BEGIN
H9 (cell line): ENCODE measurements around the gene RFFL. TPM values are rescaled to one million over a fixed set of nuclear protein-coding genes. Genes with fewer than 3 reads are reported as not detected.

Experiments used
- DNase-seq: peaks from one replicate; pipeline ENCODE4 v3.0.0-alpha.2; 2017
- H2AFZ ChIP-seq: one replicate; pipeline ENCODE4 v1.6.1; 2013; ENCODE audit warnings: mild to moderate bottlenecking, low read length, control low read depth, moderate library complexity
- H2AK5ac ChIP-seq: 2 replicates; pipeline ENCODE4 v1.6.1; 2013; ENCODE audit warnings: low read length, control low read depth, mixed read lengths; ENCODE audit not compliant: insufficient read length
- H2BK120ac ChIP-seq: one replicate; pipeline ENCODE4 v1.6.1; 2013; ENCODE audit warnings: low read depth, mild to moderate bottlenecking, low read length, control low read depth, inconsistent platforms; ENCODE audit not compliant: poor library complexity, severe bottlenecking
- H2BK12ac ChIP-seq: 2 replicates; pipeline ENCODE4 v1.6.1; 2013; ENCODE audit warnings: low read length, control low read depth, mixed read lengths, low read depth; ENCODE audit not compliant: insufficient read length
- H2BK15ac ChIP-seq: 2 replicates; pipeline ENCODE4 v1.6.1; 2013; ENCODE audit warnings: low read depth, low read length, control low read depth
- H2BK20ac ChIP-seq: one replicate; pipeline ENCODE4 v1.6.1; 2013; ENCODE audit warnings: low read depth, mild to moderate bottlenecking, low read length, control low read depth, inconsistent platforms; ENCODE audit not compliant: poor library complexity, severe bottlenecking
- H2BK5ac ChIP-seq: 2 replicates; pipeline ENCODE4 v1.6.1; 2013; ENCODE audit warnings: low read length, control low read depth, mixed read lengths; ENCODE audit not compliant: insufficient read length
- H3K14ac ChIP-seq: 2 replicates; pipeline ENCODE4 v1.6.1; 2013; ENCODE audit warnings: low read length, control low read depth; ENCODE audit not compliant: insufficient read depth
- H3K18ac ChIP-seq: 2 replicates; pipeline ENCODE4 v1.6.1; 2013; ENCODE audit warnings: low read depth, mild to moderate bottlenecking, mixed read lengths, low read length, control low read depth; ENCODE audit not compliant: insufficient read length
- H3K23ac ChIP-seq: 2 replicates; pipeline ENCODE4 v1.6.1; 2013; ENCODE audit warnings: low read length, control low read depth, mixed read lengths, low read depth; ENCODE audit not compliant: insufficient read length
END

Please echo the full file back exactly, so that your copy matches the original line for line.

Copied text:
H9 (cell line): ENCODE measurements around the gene RFFL. TPM values are rescaled to one million over a fixed set of nuclear protein-coding genes. Genes with fewer than 3 reads are reported as not detected.

Experiments used
- DNase-seq: peaks from one replicate; pipeline ENCODE4 v3.0.0-alpha.2; 2017
- H2AFZ ChIP-seq: one replicate; pipeline ENCODE4 v1.6.1; 2013; ENCODE audit warnings: mild to moderate bottlenecking, low read length, control low read depth, moderate library complexity
- H2AK5ac ChIP-seq: 2 replicates; pipeline ENCODE4 v1.6.1; 2013; ENCODE audit warnings: low read length, control low read depth, mixed read lengths; ENCODE audit not compliant: insufficient read length
- H2BK120ac ChIP-seq: one replicate; pipeline ENCODE4 v1.6.1; 2013; ENCODE audit warnings: low read depth, mild to moderate bottlenecking, low read length, control low read depth, inconsistent platforms; ENCODE audit not compliant: poor library complexity, severe bottlenecking
- H2BK12ac ChIP-seq: 2 replicates; pipeline ENCODE4 v1.6.1; 2013; ENCODE audit warnings: low read length, control low read depth, mixed read lengths, low read depth; ENCODE audit not compliant: insufficient read length
- H2BK15ac ChIP-seq: 2 replicates; pipeline ENCODE4 v1.6.1; 2013; ENCODE audit warnings: low read depth, low read length, control low read depth
- H2BK20ac ChIP-seq: one replicate; pipeline ENCODE4 v1.6.1; 2013; ENCODE audit warnings: low read depth, mild to moderate bottlenecking, low read length, control low read depth, inconsistent platforms; ENCODE audit not compliant: poor library complexity, severe bottlenecking
- H2BK5ac ChIP-seq: 2 replicates; pipeline ENCODE4 v1.6.1; 2013; ENCODE audit warnings: low read length, control low read depth, mixed read lengths; ENCODE audit not compliant: insufficient read length
- H3K14ac ChIP-seq: 2 replicates; pipeline ENCODE4 v1.6.1; 2013; ENCODE audit warnings: low read length, control low read depth; ENCODE audit not compliant: insufficient read depth
- H3K18ac ChIP-seq: 2 replicates; pipeline ENCODE4 v1.6.1; 2013; ENCODE audit warnings: low read depth, mild to moderate bottlenecking, mixed read lengths, low read length, control low read depth; ENCODE audit not compliant: insufficient read length
- H3K23ac ChIP-seq: 2 replicates; pipeline ENCODE4 v1.6.1; 2013; ENCODE audit warnings: low read length, control low read depth, mixed read lengths, low read depth; ENCODE audit not compliant: insufficient read length